Kenya on high alert for imminent terrorist attacks

The security and law enforcement apparatus of Kenya is on high alert. Reports are streaming in to Nairobi that Islamist terror is soon to descend on several different regions of the African nation. Foreign embassies and international organizations have been alerted to the threat posed by Al Shabaab Muslim extremists. Al Shabaab was responsible for a deadly attack on a Nairobi shopping mall in 2013 and has been linked to the Al-Qaeda terrorist organization. The Kenyan government has notified The British High Commission, International Rescue Committee and Finlays Horticulture Kenya, among others, security advisories.  It was in 1998 that a terrorist bomb devastated the American embassy in Nairobi, killing 212 people, including several American officials.
 
According to the Kenyan daily, The Star, Kenya's government offices and law enforcement personnel or facilities and Somali government interests in Kenya were the likely targets. The security advisories stated, “Take extra security precautions if you’re traveling to any of these places. Attacks could be indiscriminate and may occur in places frequented by foreigners like hotels, bars, restaurants, nightclubs, supermarkets, buses, shopping centers, beaches and transport hubs.” It added that “staff should also remain alert in residential areas, and at outdoor recreational events. Avoid potential symbolic places.”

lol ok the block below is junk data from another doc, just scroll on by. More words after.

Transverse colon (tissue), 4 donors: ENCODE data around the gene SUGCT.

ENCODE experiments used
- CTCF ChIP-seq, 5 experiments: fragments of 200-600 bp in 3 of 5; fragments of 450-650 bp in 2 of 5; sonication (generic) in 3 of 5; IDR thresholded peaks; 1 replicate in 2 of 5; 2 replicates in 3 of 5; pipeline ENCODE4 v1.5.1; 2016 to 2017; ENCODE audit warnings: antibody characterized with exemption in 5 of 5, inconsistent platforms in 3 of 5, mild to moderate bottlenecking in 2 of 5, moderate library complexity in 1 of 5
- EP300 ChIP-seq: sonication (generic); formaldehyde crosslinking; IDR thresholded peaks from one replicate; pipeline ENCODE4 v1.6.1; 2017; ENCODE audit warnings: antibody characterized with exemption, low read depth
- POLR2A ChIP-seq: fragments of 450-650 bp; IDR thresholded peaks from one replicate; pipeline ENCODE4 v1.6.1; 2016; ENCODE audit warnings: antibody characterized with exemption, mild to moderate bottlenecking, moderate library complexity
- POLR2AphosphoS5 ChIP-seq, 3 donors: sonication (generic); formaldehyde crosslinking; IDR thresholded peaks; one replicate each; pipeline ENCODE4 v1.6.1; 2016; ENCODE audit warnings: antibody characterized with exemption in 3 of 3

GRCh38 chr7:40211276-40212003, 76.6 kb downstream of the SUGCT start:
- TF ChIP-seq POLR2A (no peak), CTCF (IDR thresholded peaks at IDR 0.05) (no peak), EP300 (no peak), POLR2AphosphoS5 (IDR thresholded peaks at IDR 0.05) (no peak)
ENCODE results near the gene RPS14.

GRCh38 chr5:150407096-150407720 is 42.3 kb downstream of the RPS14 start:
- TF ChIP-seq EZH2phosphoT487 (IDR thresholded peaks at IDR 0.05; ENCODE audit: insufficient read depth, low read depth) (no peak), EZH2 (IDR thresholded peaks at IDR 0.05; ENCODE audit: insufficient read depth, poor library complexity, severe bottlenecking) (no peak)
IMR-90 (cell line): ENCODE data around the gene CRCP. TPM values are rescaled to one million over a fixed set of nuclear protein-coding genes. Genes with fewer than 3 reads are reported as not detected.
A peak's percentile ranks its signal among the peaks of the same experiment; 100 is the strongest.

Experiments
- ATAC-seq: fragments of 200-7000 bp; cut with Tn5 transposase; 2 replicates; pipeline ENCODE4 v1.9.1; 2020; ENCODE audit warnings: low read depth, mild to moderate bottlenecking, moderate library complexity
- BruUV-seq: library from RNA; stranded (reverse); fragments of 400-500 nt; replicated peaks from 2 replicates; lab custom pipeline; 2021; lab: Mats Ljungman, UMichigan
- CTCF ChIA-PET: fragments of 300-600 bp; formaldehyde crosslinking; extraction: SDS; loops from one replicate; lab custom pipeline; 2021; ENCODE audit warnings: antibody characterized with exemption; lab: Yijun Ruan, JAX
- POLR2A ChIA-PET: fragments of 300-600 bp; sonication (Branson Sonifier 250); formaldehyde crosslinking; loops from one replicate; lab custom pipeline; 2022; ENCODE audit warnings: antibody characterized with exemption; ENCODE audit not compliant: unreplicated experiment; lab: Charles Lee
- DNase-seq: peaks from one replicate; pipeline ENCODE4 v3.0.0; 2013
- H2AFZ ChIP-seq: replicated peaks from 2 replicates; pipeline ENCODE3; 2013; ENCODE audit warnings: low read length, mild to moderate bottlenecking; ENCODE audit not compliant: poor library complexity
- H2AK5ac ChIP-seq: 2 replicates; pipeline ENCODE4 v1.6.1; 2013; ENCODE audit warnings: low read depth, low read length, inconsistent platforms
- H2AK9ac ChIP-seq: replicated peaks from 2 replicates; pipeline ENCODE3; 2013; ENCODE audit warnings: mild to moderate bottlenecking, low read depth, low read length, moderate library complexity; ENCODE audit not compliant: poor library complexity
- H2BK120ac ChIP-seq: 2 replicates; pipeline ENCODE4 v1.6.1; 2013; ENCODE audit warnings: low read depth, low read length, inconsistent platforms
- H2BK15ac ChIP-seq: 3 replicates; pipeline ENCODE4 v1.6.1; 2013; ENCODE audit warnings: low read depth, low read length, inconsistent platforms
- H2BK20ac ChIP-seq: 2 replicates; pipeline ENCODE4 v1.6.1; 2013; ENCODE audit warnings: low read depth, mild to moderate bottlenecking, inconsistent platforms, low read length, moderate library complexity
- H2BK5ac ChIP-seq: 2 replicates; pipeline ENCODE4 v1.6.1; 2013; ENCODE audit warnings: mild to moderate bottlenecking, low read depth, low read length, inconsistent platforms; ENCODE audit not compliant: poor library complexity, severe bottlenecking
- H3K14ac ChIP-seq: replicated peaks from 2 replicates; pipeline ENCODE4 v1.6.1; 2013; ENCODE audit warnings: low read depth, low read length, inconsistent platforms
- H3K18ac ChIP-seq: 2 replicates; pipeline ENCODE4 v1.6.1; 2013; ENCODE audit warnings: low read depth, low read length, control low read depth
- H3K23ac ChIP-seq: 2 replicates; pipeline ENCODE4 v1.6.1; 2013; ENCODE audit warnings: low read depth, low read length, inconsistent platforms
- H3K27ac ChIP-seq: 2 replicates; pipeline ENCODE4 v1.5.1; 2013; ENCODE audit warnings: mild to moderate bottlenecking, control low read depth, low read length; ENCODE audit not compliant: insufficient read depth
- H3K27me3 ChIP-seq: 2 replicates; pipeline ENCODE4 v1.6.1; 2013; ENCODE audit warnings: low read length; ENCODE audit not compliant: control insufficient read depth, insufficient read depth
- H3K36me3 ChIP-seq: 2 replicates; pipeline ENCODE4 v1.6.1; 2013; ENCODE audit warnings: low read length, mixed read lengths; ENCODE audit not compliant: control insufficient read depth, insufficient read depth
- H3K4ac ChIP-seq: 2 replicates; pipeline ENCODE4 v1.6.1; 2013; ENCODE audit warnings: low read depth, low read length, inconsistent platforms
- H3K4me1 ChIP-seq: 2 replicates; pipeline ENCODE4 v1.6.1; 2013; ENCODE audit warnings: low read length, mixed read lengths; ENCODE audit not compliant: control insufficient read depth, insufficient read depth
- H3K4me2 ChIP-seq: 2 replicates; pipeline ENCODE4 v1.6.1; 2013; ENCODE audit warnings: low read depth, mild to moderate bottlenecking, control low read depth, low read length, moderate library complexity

Francis Kimemia, Head of the Civil Service, advised cabinet ministers that the government has bolstered security all state buildings, public squares, and at border crossings. 
 
Kenya's military is assisting operations in Somalia as part of the African Mission in Somalia (AMISOM) that seeks to stabilize the war-torn neighboring country. Al-Shabaab and sympathizers have since made Kenya a target for terrorist attacks. For example, a week after Kenyan defense forces launched an assault in Garbaharey in Gebo, an Al-Shaabab base reportedly killing over 50 militants, Al-Shabaab carried out a January 21 retaliatory attack on a Kenyan army base in Kismayu. No casualties were reported. 
 
Kenyan police now have in custody Abdullah Mohammed, a.k.a. Peter Wang’ondu Kiambati from Laikipya County, and are questioning him about any details he may have about Al-Qaeda and Al-Shabaab in Kenya.


Spero News editor Martin Barillas is a former US diplomat, who also worked as a democracy advocate and election observer in Latin America. He is also a freelance translator.

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